By Meredith Mays, Legislative Representative, IACP
ACP president Russell B. Laine recently sent a letter to the leadership of the Senate Committee on the Judiciary expressing support for the nomination of Chief Gil Kerlikowske to be the director of the Office of National Drug Control Policy (ONDCP).
The ONDCP director has a key voice in the national narcotics policy debate and plays a central role in determining how aggressively narcotics issues are addressed. The selection of the ONDCP director is of critical importance to the IACP and the law enforcement community because it is vitally important that the views of the law enforcement community are embraced by those who shape national policy for reducing the incidence of drug abuse and combating the crime and violence associated with the trafficking of illegal narcotics.
In the letter, President Laine stated, “The IACP believes that Chief Kerlikowske’s years of service have clearly demonstrated he has the qualifications and experience necessary to be an effective leader of the ONDCP. It is the IACP’s belief that Chief Kerlikowske’s vast experience has equipped him with a strong understanding and commitment to the central and critical role that enforcement must play in a balanced approach to addressing the scourge of drugs in our society.”1
President Laine also stated that this is a crucial time for the United States and its approach to reducing the use of illegal narcotics and combating the crime and violence associated with narcotics trafficking. “The IACP is profoundly concerned with attempts to legalize or decriminalize illegal narcotics. Over the past several years, we have witnessed the spread of ill-conceived state and municipal laws and ordinances that have severely weakened or eliminated restrictions on drug use. These laws are often approved with little or no consideration given to public safety issues that will arise or the medical or psychological impact that drug use can have, especially on the young.”
Finally, the IACP president called for a strong focus on the critical need for the development of a clear and consistent national drug policy, one that “unambiguously declares opposition to drug legalization and clearly states that narcotics and other dangerous drugs have no place in our communities, in our schools, or on our nation’s highways.”
Chief Kerlikowske is expected to be confirmed by the Senate shortly.
IACP Supports COPS Legislation
President Laine recently expressed the IACP’s support of H.R. 1139, the COPS Improvements Act of 2009.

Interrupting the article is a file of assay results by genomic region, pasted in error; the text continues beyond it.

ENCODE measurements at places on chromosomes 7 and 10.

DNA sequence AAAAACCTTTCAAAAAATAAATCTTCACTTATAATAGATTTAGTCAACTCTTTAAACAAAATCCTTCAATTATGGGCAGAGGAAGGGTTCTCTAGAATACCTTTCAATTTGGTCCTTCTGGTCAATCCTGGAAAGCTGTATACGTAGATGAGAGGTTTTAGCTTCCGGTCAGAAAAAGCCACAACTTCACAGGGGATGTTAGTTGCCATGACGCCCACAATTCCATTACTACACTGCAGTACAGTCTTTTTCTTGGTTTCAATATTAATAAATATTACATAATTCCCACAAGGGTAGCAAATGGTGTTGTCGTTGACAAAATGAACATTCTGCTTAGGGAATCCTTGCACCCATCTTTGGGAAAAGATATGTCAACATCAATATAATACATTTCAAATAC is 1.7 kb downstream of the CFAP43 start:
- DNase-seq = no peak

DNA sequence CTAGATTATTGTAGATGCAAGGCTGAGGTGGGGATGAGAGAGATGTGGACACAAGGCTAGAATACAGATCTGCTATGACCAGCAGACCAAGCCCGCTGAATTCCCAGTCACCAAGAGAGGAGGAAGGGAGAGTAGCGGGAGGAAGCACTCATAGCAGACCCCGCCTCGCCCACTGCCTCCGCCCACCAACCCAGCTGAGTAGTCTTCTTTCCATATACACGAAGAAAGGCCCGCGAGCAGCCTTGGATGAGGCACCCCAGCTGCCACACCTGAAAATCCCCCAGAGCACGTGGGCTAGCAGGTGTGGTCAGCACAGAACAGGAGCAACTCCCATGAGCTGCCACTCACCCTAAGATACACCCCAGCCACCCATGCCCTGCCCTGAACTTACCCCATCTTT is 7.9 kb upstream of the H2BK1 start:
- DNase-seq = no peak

This legislation seeks to fund critical programs for combating methamphetamine production and trafficking; supporting tribal law enforcement agencies; combating gun trafficking and reducing gang violence; hiring school resource officers and establishing school-based partnerships between local law enforcement agencies and local school systems to combat crime, gangs, and drug activities; paying for officers hired to perform intelligence, antiterrorism, or homeland security duties; and recruiting inactive military personnel to pursue a second career in the law enforcement profession.
The IACP letter of support stated, “Maintaining the flexibility of this program will ensure that it remains a valuable and critical resource to the state, local, and tribal law enforcement community. By funding this program, Congress will significantly strengthen the ability of law enforcement agencies to combat crime and violence in our communities.”
H.R. 1139 has passed the House Committee on the Judiciary and is expected to be considered by the full House of Representatives in the coming weeks.
Congress, Administration Begin Fiscal Year 2010 Appropriations Work
In late February, the administration released a summary of its budget proposal. The summary indicates that the full budget proposal will include funding for the hiring of 50,000 additional police officers. The summary does not provide a breakdown of the time period over which these hires will take place, but a detailed budget proposal is expected later this spring.
Additionally, Congress recently began work on the fiscal year 2010 federal budget process. Both the House and the Senate have passed their budget resolutions, nonbinding documents that serve as a statement of Congress’s priorities in the budget process. As the next step in the process, the various subcommittees of the House and Senate Appropriations Committees have begun their efforts to craft the annual appropriations bills that fund the federal government.
IACP staff will keep members informed of developments in the federal budget process. ■
1The letter can be viewed at http://www.theiacp.org/LinkClick.aspx?fileticket=W%2FigGtnwIXA%3D&tabid=391 (accessed April 15, 2009).